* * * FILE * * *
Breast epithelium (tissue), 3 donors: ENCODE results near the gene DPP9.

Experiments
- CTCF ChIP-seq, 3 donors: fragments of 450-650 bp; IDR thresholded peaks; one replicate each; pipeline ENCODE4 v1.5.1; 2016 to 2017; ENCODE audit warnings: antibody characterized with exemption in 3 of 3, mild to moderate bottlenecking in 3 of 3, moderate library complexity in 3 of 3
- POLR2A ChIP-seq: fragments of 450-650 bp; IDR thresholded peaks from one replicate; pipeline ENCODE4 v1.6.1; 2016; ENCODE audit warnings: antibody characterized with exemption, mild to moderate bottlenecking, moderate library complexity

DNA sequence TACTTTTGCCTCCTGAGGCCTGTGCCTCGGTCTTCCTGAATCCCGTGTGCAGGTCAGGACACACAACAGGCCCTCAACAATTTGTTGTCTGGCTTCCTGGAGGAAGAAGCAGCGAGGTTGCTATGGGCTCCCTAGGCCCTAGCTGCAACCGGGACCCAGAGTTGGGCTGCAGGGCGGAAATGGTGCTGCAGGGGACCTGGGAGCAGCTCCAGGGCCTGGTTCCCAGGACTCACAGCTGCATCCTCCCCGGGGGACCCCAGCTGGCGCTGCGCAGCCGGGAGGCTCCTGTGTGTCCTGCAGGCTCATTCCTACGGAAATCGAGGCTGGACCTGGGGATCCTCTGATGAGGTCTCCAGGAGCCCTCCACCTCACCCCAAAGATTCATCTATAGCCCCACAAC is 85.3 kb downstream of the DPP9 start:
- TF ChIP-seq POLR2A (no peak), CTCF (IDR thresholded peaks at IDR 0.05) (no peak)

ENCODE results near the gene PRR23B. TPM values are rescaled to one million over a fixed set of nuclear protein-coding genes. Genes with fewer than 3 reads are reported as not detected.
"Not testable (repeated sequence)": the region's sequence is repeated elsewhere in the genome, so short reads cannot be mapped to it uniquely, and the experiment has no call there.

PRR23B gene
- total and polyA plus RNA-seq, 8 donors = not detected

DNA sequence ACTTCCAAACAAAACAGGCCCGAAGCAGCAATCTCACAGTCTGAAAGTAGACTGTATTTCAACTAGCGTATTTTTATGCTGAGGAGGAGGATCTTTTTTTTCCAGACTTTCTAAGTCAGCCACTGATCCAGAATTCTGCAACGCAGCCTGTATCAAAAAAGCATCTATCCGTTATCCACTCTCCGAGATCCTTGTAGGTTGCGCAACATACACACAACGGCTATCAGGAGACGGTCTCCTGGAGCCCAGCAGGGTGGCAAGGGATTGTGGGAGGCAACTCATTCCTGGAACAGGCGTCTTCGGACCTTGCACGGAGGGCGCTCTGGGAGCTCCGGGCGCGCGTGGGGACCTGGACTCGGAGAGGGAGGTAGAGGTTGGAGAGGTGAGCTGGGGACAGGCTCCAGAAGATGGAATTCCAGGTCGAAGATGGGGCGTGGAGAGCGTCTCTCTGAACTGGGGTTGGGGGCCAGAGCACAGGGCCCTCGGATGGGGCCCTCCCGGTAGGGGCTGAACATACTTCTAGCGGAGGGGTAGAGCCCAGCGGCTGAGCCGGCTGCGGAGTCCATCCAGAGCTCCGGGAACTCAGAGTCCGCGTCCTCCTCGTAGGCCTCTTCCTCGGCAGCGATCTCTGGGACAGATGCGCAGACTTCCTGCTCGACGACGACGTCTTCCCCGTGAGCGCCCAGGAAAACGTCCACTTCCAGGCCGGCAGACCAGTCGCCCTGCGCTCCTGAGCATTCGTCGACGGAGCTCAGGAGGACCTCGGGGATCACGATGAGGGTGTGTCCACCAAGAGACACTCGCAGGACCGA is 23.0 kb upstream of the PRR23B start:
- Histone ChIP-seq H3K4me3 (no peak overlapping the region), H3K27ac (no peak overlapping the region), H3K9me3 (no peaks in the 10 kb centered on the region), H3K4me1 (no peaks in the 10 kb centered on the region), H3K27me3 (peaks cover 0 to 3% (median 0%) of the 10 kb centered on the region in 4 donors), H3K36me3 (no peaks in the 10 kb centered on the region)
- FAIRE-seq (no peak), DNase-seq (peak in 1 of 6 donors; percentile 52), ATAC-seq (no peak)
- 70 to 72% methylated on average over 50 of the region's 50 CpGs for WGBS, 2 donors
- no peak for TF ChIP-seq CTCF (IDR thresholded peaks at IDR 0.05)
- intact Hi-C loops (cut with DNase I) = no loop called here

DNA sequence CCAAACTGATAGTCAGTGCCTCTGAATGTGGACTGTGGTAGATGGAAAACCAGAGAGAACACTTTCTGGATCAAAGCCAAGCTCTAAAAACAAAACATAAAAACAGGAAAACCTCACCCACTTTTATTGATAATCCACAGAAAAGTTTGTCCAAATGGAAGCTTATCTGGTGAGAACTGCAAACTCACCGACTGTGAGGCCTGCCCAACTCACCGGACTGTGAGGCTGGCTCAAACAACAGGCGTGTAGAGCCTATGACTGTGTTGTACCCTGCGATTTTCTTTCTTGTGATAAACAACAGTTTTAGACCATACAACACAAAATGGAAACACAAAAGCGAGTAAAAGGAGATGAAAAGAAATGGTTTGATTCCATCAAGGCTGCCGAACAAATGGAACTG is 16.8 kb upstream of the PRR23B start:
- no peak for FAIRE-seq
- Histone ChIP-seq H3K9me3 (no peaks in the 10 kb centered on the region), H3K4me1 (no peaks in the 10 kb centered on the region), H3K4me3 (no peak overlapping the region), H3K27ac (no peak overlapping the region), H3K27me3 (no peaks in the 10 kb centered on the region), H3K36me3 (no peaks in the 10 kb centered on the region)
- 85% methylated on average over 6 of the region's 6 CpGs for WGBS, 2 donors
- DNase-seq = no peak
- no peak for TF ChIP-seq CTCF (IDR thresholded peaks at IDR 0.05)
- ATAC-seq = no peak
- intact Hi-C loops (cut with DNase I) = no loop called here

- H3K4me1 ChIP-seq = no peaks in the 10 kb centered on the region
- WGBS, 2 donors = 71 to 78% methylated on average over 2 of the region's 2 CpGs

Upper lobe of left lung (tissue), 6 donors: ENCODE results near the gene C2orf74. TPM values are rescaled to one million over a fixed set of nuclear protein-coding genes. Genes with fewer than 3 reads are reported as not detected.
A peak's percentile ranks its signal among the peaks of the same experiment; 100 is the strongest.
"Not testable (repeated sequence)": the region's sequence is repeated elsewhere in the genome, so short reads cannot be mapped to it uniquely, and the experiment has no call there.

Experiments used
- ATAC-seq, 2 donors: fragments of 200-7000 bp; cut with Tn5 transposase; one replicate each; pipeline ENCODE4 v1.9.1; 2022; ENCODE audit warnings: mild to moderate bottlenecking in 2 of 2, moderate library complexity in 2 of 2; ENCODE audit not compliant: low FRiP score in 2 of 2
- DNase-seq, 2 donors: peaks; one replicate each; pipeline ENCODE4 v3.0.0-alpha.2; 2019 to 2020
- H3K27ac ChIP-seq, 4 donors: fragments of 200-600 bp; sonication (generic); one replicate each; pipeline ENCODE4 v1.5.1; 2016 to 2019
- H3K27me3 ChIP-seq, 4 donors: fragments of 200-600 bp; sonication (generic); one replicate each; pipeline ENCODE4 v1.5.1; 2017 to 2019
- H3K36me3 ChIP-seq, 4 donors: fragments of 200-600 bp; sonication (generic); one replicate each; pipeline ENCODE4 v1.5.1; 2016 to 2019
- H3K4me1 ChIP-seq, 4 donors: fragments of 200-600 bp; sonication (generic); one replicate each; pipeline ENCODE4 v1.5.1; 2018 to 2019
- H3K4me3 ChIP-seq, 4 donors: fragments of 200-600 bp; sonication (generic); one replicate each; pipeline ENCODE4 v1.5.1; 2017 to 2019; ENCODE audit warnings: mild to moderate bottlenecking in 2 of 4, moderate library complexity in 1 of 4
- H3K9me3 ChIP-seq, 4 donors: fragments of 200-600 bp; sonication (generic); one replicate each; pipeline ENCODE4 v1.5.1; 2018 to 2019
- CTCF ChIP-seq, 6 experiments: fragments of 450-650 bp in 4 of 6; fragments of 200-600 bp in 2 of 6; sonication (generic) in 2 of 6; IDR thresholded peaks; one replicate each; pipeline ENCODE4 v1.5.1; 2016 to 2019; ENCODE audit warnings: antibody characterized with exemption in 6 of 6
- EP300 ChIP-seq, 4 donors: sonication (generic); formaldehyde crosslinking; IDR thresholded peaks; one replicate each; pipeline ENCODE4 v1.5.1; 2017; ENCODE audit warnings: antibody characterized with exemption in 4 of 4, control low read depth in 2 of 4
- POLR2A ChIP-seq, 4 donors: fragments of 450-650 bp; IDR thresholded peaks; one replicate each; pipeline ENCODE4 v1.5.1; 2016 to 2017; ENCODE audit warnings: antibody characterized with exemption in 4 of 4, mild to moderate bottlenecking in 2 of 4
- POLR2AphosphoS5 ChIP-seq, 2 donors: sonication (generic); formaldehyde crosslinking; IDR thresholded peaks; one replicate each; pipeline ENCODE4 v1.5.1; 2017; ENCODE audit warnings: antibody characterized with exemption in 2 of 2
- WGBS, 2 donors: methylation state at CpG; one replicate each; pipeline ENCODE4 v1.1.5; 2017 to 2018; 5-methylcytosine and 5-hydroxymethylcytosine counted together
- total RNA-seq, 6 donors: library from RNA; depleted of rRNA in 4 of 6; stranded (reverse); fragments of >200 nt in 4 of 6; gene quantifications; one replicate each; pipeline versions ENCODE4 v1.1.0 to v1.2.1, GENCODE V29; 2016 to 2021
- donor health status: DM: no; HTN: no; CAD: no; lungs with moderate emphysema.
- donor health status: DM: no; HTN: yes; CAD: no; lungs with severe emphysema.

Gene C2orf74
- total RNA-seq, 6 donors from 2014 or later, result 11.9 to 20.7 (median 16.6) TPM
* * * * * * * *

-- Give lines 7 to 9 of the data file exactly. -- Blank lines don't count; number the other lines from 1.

ENCODE results near the gene PRR23B. TPM values are rescaled to one million over a fixed set of nuclear protein-coding genes. Genes with fewer than 3 reads are reported as not detected.
"Not testable (repeated sequence)": the region's sequence is repeated elsewhere in the genome, so short reads cannot be mapped to it uniquely, and the experiment has no call there.

PRR23B gene